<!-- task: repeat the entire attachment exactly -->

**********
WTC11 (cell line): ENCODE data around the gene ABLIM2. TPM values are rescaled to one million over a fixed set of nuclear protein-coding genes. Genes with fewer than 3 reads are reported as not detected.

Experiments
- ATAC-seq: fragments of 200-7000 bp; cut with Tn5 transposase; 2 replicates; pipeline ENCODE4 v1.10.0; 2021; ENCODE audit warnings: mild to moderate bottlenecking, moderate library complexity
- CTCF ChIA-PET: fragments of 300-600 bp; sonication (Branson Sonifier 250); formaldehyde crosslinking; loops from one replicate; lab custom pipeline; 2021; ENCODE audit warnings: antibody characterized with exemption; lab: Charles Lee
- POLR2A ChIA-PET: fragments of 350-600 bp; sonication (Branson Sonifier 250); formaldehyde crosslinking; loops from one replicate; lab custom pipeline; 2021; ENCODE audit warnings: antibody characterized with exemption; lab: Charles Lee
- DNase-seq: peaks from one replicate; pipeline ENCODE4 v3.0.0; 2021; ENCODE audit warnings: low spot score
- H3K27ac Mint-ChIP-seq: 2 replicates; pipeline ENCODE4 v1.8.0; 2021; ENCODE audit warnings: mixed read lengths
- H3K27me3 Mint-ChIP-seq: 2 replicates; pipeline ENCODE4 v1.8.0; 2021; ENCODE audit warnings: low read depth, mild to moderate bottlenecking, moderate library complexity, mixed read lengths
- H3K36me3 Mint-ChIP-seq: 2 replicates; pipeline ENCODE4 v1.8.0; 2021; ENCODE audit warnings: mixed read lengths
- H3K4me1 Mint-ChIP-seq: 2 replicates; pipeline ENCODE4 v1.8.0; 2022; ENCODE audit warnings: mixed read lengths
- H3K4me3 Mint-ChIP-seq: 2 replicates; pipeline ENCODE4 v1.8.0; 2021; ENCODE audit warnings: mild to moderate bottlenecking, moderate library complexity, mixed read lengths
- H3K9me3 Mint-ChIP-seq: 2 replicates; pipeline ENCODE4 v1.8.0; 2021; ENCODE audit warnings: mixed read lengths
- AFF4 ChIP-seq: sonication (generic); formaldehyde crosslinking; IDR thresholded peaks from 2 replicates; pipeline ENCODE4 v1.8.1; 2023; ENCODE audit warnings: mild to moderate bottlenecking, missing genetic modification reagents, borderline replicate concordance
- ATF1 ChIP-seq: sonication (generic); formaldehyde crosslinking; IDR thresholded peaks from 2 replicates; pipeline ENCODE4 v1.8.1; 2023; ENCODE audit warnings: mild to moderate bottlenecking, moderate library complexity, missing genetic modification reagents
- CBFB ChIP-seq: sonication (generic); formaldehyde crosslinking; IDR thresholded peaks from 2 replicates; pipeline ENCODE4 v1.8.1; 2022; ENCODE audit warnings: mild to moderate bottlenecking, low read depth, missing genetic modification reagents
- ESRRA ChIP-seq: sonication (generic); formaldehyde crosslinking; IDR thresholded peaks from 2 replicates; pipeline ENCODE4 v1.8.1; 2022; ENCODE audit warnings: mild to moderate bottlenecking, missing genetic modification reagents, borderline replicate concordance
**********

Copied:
WTC11 (cell line): ENCODE data around the gene ABLIM2. TPM values are rescaled to one million over a fixed set of nuclear protein-coding genes. Genes with fewer than 3 reads are reported as not detected.

Experiments
- ATAC-seq: fragments of 200-7000 bp; cut with Tn5 transposase; 2 replicates; pipeline ENCODE4 v1.10.0; 2021; ENCODE audit warnings: mild to moderate bottlenecking, moderate library complexity
- CTCF ChIA-PET: fragments of 300-600 bp; sonication (Branson Sonifier 250); formaldehyde crosslinking; loops from one replicate; lab custom pipeline; 2021; ENCODE audit warnings: antibody characterized with exemption; lab: Charles Lee
- POLR2A ChIA-PET: fragments of 350-600 bp; sonication (Branson Sonifier 250); formaldehyde crosslinking; loops from one replicate; lab custom pipeline; 2021; ENCODE audit warnings: antibody characterized with exemption; lab: Charles Lee
- DNase-seq: peaks from one replicate; pipeline ENCODE4 v3.0.0; 2021; ENCODE audit warnings: low spot score
- H3K27ac Mint-ChIP-seq: 2 replicates; pipeline ENCODE4 v1.8.0; 2021; ENCODE audit warnings: mixed read lengths
- H3K27me3 Mint-ChIP-seq: 2 replicates; pipeline ENCODE4 v1.8.0; 2021; ENCODE audit warnings: low read depth, mild to moderate bottlenecking, moderate library complexity, mixed read lengths
- H3K36me3 Mint-ChIP-seq: 2 replicates; pipeline ENCODE4 v1.8.0; 2021; ENCODE audit warnings: mixed read lengths
- H3K4me1 Mint-ChIP-seq: 2 replicates; pipeline ENCODE4 v1.8.0; 2022; ENCODE audit warnings: mixed read lengths
- H3K4me3 Mint-ChIP-seq: 2 replicates; pipeline ENCODE4 v1.8.0; 2021; ENCODE audit warnings: mild to moderate bottlenecking, moderate library complexity, mixed read lengths
- H3K9me3 Mint-ChIP-seq: 2 replicates; pipeline ENCODE4 v1.8.0; 2021; ENCODE audit warnings: mixed read lengths
- AFF4 ChIP-seq: sonication (generic); formaldehyde crosslinking; IDR thresholded peaks from 2 replicates; pipeline ENCODE4 v1.8.1; 2023; ENCODE audit warnings: mild to moderate bottlenecking, missing genetic modification reagents, borderline replicate concordance
- ATF1 ChIP-seq: sonication (generic); formaldehyde crosslinking; IDR thresholded peaks from 2 replicates; pipeline ENCODE4 v1.8.1; 2023; ENCODE audit warnings: mild to moderate bottlenecking, moderate library complexity, missing genetic modification reagents
- CBFB ChIP-seq: sonication (generic); formaldehyde crosslinking; IDR thresholded peaks from 2 replicates; pipeline ENCODE4 v1.8.1; 2022; ENCODE audit warnings: mild to moderate bottlenecking, low read depth, missing genetic modification reagents
- ESRRA ChIP-seq: sonication (generic); formaldehyde crosslinking; IDR thresholded peaks from 2 replicates; pipeline ENCODE4 v1.8.1; 2022; ENCODE audit warnings: mild to moderate bottlenecking, missing genetic modification reagents, borderline replicate concordance